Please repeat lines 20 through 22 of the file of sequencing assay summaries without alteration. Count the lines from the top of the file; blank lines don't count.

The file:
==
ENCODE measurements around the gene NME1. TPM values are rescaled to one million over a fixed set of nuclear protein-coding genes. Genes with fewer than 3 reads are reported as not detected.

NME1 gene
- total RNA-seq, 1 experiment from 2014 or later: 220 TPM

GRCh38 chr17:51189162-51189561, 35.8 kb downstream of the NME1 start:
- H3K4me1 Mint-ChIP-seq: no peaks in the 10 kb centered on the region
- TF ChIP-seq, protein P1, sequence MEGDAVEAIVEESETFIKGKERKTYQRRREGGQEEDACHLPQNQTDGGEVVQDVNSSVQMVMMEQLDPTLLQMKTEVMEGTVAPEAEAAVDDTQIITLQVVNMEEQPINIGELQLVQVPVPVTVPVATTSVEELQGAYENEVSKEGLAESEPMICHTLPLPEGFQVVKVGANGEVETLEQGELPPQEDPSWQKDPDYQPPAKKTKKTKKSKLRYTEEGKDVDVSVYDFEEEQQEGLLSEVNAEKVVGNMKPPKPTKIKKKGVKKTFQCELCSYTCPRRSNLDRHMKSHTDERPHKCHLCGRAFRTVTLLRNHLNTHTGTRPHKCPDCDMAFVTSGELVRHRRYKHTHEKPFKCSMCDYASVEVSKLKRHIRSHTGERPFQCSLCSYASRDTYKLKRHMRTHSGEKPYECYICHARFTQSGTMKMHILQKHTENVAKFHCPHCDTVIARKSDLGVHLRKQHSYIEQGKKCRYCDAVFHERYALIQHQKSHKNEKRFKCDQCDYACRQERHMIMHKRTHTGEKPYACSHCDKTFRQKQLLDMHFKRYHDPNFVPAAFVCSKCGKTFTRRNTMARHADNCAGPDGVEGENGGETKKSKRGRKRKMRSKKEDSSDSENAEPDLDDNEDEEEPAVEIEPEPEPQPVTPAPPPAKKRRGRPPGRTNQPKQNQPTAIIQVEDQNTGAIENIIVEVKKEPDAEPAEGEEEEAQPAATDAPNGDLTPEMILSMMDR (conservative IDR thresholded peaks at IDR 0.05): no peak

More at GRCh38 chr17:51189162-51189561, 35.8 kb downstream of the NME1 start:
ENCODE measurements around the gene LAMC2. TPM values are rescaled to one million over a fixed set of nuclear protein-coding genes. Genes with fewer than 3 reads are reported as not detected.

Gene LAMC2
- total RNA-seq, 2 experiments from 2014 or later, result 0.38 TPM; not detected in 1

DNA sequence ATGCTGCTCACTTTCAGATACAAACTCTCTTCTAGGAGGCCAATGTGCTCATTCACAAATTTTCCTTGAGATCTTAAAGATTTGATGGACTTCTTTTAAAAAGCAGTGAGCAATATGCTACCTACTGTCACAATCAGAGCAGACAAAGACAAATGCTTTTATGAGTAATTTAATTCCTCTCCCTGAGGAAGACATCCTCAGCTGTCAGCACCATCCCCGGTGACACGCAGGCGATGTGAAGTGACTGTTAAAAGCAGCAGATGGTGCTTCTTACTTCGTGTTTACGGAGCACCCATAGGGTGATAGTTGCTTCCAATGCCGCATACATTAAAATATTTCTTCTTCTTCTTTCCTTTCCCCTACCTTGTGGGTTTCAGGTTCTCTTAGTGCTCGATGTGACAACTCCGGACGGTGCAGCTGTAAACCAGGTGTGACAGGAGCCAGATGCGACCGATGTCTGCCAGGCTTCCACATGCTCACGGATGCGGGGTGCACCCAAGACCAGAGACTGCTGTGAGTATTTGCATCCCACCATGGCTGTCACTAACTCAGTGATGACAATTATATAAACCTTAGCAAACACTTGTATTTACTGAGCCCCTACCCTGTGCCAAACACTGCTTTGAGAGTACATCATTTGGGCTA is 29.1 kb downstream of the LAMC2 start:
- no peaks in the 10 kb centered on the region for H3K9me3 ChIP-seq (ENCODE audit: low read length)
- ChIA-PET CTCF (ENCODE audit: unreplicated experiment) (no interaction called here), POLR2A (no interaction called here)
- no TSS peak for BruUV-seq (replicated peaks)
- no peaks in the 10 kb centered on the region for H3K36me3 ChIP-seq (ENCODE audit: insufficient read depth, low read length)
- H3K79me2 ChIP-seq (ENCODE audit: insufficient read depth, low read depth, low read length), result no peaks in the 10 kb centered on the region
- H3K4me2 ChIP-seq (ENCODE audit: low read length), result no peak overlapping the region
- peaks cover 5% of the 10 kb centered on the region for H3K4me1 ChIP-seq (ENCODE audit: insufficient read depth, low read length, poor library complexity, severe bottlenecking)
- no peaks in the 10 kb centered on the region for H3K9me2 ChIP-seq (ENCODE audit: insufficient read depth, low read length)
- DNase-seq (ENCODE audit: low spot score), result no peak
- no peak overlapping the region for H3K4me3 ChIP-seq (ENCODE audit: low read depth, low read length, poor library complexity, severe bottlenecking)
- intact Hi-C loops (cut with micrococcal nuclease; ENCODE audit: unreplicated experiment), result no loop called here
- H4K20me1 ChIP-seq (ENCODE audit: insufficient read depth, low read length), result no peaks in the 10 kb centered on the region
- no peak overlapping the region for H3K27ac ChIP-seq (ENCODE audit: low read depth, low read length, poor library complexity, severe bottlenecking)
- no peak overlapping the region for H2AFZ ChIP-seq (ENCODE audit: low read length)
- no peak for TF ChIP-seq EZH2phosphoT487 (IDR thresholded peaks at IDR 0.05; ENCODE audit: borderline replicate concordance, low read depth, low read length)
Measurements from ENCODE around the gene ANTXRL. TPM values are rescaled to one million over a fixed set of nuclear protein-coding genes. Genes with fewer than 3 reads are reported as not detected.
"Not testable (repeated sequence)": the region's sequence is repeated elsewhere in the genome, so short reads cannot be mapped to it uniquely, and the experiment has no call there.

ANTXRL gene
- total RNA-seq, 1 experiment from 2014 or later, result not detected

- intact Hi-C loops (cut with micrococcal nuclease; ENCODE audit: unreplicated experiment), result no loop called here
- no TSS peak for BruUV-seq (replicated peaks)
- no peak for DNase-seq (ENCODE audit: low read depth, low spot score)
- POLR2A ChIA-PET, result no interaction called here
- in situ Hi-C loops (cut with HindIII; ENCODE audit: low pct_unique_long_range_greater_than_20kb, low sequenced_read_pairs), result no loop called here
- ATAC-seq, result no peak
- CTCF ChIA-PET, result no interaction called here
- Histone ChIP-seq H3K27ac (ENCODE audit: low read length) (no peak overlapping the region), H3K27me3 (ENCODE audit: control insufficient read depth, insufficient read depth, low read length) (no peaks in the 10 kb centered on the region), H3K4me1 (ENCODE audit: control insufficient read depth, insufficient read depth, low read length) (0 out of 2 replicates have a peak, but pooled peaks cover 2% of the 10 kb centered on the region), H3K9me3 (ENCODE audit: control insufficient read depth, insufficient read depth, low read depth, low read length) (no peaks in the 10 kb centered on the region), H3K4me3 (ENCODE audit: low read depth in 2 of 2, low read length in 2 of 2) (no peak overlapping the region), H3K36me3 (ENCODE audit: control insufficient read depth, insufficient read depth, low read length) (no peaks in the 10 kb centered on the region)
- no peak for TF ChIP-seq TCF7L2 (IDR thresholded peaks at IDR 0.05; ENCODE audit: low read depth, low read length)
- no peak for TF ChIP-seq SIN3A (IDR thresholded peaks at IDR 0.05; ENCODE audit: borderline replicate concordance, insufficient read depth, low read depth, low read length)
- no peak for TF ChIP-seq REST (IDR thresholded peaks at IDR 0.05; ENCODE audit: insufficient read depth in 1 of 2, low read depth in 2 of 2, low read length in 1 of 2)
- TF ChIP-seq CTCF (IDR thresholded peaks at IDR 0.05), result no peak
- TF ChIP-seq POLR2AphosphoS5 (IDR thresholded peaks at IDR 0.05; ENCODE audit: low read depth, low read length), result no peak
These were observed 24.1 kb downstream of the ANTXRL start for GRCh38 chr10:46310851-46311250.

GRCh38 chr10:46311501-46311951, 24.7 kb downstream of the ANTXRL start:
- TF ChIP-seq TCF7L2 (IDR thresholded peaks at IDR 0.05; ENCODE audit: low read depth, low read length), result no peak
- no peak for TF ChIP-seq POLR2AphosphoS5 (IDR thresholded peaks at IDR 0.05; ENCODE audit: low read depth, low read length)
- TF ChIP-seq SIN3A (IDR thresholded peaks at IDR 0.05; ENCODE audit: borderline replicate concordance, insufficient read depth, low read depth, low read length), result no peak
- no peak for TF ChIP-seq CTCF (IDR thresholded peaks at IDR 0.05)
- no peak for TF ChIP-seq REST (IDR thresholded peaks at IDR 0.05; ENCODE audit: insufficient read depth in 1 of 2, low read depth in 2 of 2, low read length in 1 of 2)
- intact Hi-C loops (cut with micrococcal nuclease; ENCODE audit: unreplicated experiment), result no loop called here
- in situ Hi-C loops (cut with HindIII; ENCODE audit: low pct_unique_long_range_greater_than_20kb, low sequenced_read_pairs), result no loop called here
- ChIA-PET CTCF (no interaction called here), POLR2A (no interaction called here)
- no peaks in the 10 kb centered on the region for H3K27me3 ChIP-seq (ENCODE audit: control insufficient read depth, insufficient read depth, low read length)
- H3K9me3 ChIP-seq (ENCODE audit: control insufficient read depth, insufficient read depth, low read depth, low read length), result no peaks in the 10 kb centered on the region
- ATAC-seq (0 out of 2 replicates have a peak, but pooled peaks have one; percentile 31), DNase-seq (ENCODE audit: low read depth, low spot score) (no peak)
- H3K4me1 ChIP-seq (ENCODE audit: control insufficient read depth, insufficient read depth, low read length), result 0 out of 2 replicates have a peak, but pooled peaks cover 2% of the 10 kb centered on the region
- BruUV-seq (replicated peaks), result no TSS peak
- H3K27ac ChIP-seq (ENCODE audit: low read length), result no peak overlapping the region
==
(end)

- DNase-seq (ENCODE audit: low spot score), result no peak
- no peak overlapping the region for H3K4me3 ChIP-seq (ENCODE audit: low read depth, low read length, poor library complexity, severe bottlenecking)
- intact Hi-C loops (cut with micrococcal nuclease; ENCODE audit: unreplicated experiment), result no loop called here